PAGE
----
A virtual conversation held by Congresswoman Jahana Hayes was "Zoombombed" by people posting racial slurs and playing offensive music, according to a post on Hayes' Facebook page.
Hayes said it happened during a virtual conversation with the people of Newtown on Monday. In a blog post, Hayes said the conversation was part of a series of Zoom meetings she is holding as part of her campaign for re-election to the U.S. House of Representatives.
In the blog post, Hayes said about 10 minutes into the meeting, she heard someone say "shut up, [N-word]" and she was unsure how to react. "I catch a glimpse of all the faces of the people who have just joined the meeting. They are mortified, shocked, embarrassed, hurting and I could tell they didn't know what to do next," Hayes detailed in her blog post about the incident.
She said she smiled and calmly waited for her communications team to handle the situation where the participant was muted and removed.
Once Hayes started speaking again, she said it happened again from another participant, but this time, the racial slur was on a loop set to music. She said her communications team muted and removed the second person from the meeting.
The same thing was then repeated by two additional people, Hayes said.
"Six minutes of vile, disgusting, dare I say deplorable hate, and I am on full display as I process, in real time, what is happening," Hayes recalled in her blog post.
After all of the disruptive participants were removed, Hayes said she finished the meeting on a high note. "We end the meeting on a high note and I assure them that I am unfazed by what the just witnessed," Hayes said.
After the call ends, she said she checked on her team and instructed them to report the incident and then posted a section of the Zoom chat to her social media.
"I cannot even reflect on what just happened because I have to be sure my team is ok. I sign out of my computer, but not before I post a screenshot of a section of the Zoom chat which read, "Shut up [N-word] go pick your cotton,' repeated in all caps over and over, fully appreciating the fact that cries of 'identity politics' are sure to commence," she said in her blog post.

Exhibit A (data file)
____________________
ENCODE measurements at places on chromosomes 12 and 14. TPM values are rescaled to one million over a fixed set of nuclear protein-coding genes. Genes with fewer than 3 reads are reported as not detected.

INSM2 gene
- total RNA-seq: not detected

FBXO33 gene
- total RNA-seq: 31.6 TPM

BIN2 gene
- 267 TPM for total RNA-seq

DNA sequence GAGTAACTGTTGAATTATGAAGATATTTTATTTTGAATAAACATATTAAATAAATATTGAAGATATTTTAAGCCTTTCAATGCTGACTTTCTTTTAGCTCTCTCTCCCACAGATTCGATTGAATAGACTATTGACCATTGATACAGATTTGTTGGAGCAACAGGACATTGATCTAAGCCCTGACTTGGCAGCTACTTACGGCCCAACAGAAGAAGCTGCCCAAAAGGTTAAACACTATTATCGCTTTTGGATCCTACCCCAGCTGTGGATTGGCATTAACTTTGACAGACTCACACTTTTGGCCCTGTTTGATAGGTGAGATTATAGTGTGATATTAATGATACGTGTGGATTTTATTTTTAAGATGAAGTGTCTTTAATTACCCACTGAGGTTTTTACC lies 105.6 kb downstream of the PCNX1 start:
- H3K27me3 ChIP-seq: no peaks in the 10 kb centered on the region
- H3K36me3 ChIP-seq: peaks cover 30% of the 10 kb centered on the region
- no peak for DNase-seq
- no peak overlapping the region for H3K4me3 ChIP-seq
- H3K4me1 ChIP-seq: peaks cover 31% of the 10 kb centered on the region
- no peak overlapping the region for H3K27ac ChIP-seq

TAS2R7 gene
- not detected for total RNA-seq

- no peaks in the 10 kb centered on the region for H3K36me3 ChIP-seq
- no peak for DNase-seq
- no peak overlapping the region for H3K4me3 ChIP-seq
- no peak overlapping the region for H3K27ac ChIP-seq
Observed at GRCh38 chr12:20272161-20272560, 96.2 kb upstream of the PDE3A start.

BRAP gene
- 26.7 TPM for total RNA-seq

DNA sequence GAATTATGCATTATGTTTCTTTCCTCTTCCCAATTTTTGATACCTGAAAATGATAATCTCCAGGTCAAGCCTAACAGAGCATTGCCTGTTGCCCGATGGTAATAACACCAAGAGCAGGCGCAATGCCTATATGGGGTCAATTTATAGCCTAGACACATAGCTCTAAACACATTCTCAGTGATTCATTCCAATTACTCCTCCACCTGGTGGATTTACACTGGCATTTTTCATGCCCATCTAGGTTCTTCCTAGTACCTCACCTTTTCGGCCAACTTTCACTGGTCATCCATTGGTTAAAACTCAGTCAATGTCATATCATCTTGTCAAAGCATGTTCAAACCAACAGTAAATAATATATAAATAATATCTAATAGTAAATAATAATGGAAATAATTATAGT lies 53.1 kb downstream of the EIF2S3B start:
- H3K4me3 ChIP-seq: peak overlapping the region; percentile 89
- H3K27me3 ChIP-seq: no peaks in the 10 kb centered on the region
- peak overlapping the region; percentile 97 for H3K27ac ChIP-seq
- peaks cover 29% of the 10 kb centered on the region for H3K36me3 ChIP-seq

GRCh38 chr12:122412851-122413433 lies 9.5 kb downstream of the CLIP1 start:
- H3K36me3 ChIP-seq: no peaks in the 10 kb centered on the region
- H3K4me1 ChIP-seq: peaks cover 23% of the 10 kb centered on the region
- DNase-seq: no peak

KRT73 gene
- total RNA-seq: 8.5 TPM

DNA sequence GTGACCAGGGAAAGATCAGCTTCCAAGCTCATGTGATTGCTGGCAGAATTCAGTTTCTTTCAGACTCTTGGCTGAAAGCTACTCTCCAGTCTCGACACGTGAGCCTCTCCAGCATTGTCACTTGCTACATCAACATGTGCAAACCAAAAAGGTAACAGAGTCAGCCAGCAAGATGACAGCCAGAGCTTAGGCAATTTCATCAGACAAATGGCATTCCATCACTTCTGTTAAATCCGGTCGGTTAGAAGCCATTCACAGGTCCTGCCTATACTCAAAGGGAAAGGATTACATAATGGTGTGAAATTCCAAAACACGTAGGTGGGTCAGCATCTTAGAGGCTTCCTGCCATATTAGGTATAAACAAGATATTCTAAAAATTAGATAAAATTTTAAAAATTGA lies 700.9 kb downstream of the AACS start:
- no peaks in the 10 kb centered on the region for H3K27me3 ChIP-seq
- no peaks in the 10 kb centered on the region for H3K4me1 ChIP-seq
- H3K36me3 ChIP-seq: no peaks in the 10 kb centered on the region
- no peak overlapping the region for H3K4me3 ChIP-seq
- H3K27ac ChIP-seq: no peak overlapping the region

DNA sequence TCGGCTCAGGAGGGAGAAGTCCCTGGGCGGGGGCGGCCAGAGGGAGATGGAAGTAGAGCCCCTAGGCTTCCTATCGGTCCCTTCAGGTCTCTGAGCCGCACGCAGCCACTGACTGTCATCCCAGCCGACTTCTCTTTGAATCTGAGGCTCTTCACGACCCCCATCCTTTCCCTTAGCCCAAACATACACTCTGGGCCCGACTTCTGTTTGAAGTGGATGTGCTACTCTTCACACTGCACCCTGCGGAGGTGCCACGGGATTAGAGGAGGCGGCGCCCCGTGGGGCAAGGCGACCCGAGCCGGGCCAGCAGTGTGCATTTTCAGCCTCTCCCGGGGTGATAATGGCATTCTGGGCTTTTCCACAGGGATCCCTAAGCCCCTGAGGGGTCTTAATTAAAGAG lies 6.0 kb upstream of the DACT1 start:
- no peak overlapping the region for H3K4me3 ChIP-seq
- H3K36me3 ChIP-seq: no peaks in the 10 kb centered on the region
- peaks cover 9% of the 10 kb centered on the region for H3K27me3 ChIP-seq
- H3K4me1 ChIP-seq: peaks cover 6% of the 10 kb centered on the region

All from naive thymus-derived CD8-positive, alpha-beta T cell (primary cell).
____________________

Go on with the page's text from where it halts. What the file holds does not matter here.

"During our virtual conversation, these people continued to call me the N-word, play disgusting derogatory music and flood the chat with comments like this," she said in her post. The comments she is talking about include racial slurs, according to her Facebook post.
Later in her blog post, Hayes said she is not ok after the incident.
"Many will question why I would post something so raw and offensive? It is because I realized in that moment that I am not ok. I am not ok that this happened. I am not ok, that this is not the first time this has happened in my life or that I’ve had to explain that this happens. I am not ok, that I have to post a screenshot to prove it happened. I am not ok, that people will still doubt that it happened or the word of the forty or so participants on the call will be a necessary to “verify” the incident happened," she posted.
"I am not ok, that I will have to delicately explain to people that this happens- here. I am not ok, that many will try and separate/defend these words and actions and will not see that these comments are not about policy or politics- they are about racism and hate and challenge our decency. I am not ok! I said it- I admit it, I am not ok," she continued.
Hayes added in her Facebook post that she feels this behavior is being normalized. "We can all choose not to accept it. Please vote on November 3rd," Hayes posted.
Republican David X. Sullivan, one of Hayes' opponents in the November election, responded to the incident, saying, "it is appalling that a bigoted coward would direct insults at Congresswoman Hayes, interfere and disrupt a legitimate campaign activity, and besmirch the reputation of the good people of the 5th district of Connecticut."
NBC Connecticut reached out to Hayes' other opponent Bruce Walczak for a response, but so far haven't gotten a response.
There are now investigations into this incident.
Hayes says two of the email addresses linked to the attack likely belong to real people.
Her campaign reported it to the capitol police and are also reporting it to the FBI
The congresswoman says that despite this incident, she will continue to meet with her constituents in this way and she is not broken.